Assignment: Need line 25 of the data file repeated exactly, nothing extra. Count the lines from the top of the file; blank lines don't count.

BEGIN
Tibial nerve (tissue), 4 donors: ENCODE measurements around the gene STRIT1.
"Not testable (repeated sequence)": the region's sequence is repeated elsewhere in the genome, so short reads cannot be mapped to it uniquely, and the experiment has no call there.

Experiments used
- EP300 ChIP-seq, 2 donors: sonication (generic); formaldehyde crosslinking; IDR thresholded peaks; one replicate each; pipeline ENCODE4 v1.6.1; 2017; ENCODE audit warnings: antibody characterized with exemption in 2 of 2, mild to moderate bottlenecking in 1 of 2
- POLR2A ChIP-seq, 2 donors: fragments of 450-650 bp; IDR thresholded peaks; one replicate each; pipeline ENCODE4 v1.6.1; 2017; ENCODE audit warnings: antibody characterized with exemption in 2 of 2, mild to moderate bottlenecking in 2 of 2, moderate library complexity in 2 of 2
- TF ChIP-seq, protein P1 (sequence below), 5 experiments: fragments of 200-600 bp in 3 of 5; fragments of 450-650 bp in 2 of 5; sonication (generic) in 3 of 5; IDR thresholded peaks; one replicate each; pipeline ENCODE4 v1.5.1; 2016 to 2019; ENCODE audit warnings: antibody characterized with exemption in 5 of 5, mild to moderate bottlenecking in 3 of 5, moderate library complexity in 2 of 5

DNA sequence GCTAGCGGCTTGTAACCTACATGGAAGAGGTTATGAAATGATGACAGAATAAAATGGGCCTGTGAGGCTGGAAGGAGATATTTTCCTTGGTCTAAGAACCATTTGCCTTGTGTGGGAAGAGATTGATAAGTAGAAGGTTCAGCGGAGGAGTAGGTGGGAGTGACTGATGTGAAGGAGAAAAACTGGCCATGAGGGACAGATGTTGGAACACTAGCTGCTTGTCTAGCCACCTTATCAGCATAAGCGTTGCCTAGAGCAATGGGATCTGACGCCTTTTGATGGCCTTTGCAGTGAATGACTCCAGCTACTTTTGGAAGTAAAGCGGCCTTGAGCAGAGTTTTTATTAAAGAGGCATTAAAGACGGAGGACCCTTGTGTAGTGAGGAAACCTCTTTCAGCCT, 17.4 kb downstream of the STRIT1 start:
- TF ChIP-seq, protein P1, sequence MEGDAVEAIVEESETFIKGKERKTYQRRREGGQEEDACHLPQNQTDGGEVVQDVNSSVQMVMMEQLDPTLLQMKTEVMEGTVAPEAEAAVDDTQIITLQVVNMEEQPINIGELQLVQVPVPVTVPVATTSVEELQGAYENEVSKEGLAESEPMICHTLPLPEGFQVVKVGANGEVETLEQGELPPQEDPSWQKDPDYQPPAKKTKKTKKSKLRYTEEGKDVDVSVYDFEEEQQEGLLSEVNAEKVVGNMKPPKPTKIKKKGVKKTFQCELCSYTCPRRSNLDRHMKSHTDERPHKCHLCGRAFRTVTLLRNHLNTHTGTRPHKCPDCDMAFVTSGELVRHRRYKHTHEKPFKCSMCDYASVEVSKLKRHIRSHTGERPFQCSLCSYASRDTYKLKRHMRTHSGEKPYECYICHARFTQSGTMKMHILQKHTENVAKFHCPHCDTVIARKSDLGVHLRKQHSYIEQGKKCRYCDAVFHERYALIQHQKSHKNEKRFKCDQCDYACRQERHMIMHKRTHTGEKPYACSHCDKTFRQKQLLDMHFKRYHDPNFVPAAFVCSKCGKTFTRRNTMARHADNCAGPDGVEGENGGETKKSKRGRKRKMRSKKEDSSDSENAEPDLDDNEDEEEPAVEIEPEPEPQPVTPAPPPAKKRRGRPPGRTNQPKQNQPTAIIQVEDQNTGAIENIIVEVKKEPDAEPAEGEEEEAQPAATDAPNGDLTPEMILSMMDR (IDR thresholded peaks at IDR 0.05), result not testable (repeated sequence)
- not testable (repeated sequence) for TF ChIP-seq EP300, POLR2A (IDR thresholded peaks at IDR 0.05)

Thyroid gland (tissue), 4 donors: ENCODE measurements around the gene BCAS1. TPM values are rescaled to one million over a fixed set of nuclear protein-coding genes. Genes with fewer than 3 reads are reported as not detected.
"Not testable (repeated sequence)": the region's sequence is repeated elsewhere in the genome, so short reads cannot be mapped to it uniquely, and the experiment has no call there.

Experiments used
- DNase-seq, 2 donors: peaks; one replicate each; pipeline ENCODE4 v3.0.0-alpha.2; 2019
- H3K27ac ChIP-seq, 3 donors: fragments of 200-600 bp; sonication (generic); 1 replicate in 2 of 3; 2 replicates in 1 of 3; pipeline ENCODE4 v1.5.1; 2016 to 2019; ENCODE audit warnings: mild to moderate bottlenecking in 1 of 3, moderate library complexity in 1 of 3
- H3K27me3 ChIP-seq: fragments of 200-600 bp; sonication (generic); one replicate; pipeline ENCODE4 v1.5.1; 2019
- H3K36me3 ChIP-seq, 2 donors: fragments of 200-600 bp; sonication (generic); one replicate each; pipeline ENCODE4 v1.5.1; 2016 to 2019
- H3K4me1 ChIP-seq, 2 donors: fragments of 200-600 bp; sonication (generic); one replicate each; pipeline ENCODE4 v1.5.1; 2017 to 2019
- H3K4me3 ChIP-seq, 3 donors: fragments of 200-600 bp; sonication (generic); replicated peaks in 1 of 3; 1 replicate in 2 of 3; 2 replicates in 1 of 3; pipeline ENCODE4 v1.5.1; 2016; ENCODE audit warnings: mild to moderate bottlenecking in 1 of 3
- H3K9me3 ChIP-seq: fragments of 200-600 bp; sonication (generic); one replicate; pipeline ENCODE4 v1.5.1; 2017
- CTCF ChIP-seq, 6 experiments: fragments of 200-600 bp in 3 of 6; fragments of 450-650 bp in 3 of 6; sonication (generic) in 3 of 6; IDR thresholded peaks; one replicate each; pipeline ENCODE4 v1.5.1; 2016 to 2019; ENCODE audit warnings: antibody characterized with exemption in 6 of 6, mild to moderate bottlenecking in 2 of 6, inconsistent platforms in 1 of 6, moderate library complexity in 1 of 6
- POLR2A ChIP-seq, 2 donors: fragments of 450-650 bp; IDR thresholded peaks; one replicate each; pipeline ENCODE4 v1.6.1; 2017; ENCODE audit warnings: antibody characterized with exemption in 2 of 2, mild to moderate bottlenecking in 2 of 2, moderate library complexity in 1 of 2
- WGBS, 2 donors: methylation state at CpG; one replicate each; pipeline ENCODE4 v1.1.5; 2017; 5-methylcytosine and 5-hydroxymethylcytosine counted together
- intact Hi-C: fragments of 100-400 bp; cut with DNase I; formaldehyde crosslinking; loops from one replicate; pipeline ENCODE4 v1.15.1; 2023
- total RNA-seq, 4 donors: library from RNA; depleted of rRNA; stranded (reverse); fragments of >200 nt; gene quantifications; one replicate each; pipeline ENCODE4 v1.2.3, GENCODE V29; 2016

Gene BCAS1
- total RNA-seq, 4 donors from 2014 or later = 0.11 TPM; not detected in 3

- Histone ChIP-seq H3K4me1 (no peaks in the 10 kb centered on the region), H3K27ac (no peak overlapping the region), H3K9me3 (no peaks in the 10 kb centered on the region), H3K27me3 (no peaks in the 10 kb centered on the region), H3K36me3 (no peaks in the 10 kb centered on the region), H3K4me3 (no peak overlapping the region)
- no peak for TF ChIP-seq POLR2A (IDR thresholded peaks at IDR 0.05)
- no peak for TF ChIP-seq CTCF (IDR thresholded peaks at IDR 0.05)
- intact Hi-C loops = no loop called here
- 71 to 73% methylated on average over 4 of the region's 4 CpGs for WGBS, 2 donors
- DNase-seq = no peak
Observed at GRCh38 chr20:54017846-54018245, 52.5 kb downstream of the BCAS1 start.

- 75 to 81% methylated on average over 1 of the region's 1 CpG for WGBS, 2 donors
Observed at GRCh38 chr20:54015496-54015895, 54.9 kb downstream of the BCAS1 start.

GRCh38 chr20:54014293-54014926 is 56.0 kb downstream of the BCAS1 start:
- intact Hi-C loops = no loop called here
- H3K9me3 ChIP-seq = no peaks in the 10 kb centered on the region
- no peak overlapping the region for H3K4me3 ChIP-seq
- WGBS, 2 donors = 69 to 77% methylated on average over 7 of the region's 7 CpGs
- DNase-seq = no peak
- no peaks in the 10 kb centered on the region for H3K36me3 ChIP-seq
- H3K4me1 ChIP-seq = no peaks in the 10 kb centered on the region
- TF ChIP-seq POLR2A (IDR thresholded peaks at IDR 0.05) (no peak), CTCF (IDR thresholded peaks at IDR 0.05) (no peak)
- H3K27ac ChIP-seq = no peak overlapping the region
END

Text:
Gene BCAS1